Mar 13, 2006
Public employee pension funds are in trouble all around the country. About 30% are considered to be seriously underfunded. Illinois’ pension funds alone have a deficit estimated at 38 billion dollars. The California teachers’ retirement system has a shortfall of more than 24 billion dollars.
Funds for local government workers are at least as bad. San Diego’s plan is underfunded by about two billion dollars.
Many public employees believe that because they work for the government, even if their pension plans are seriously underfunded, their benefits are still secure.
They are mistaken.
In recent years, local governments have defaulted. Like the corporations, some of these local governments pretended to be bankrupt as an excuse to walk away from pension and other obligations to both their active and retired workers.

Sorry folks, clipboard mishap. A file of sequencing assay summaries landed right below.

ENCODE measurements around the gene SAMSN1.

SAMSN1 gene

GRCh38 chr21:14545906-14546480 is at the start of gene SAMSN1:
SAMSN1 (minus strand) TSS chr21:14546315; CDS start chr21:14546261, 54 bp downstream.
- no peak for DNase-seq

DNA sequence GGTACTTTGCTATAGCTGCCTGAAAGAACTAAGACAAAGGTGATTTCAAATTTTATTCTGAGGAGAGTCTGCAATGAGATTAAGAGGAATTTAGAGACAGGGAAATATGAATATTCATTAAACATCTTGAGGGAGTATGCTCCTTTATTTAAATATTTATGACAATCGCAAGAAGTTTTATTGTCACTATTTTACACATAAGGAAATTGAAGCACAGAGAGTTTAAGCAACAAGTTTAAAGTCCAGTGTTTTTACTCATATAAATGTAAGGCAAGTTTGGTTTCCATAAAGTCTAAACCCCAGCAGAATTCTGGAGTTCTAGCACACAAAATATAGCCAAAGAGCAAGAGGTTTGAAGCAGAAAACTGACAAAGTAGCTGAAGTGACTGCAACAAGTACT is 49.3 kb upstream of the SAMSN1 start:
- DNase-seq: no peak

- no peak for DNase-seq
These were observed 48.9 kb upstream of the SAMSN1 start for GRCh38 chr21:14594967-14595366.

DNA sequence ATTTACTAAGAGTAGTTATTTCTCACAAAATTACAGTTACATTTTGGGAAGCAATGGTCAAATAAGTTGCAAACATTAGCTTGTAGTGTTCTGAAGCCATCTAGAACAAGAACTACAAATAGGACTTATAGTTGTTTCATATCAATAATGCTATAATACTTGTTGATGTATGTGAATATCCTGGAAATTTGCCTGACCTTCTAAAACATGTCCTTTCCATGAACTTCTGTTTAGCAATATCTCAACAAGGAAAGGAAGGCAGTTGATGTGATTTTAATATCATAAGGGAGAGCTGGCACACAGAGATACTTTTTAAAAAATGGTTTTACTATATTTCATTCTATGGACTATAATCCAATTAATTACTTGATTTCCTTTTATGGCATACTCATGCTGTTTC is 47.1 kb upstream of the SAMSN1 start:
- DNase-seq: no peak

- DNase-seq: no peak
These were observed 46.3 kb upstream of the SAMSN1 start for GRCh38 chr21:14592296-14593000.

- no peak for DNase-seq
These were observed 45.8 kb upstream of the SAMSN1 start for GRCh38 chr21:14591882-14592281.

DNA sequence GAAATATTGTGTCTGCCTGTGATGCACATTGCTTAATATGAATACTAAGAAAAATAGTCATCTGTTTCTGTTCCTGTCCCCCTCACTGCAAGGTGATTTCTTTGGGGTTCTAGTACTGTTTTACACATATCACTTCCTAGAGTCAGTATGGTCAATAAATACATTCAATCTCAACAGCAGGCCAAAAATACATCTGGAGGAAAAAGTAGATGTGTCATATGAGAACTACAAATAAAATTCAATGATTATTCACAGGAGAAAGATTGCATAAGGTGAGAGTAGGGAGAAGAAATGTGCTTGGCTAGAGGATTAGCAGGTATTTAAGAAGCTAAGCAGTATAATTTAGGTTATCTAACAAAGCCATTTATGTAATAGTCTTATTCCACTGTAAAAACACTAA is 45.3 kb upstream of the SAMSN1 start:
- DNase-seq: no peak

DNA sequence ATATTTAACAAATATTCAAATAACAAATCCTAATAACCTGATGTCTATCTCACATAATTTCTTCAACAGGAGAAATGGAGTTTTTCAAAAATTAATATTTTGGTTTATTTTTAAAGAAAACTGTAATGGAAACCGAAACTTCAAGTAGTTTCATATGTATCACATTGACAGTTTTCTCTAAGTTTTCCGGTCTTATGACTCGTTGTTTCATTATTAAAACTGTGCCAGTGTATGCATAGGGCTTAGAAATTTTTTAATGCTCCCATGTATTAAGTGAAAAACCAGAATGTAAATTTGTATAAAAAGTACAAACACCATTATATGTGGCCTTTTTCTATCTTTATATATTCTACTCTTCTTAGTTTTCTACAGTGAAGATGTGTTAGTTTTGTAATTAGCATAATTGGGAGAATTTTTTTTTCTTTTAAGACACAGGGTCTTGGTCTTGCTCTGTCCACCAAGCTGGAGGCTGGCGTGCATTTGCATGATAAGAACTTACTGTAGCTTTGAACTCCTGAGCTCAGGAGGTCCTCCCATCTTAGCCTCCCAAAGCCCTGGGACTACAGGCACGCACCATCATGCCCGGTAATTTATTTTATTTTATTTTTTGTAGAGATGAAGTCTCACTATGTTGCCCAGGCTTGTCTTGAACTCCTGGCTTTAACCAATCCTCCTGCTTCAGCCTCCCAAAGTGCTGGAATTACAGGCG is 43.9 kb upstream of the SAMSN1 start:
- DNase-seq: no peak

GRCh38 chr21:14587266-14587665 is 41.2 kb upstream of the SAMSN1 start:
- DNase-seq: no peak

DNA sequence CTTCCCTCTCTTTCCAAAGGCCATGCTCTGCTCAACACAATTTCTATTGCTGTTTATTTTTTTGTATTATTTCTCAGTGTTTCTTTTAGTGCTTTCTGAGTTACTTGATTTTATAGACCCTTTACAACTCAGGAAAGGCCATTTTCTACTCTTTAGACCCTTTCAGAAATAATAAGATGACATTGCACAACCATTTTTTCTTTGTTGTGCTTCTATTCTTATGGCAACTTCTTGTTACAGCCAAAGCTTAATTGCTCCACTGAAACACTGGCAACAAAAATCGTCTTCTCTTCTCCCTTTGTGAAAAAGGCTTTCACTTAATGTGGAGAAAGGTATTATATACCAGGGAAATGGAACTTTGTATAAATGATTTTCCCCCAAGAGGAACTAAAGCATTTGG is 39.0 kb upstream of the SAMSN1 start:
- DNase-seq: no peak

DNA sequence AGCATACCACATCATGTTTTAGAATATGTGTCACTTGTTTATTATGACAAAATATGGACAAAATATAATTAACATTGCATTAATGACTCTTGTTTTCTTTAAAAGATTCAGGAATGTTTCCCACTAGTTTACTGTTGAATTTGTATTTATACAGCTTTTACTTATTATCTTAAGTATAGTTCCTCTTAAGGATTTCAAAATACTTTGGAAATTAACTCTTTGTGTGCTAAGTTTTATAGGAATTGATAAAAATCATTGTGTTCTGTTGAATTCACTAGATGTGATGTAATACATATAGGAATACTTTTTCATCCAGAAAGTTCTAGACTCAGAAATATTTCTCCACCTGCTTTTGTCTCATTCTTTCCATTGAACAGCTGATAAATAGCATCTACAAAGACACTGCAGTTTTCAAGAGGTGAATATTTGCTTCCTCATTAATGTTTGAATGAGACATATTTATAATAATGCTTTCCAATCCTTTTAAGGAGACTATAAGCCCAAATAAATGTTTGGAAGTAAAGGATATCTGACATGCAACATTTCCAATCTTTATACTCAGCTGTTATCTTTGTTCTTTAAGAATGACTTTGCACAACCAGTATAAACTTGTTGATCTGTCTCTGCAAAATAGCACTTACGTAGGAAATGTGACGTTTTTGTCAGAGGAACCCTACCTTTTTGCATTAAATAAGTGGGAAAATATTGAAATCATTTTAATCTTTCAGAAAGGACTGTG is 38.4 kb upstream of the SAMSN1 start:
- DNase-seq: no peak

But a growing number of state and local governments aren’t waiting for that. Twelve states and many local governments have already replaced traditional defined-benefit pension plans with 401(k) plans for some or all of their employees.
These 401(k) plans provide no guaranteed level of retirement benefits. Even the best of them don’t give someone enough to live on for more than a few years. They also provide little or no benefits for workers who must retire early because they are disabled.
Putting our trust in politicians to protect our future retirement is like putting our trust in a thief not to rob us.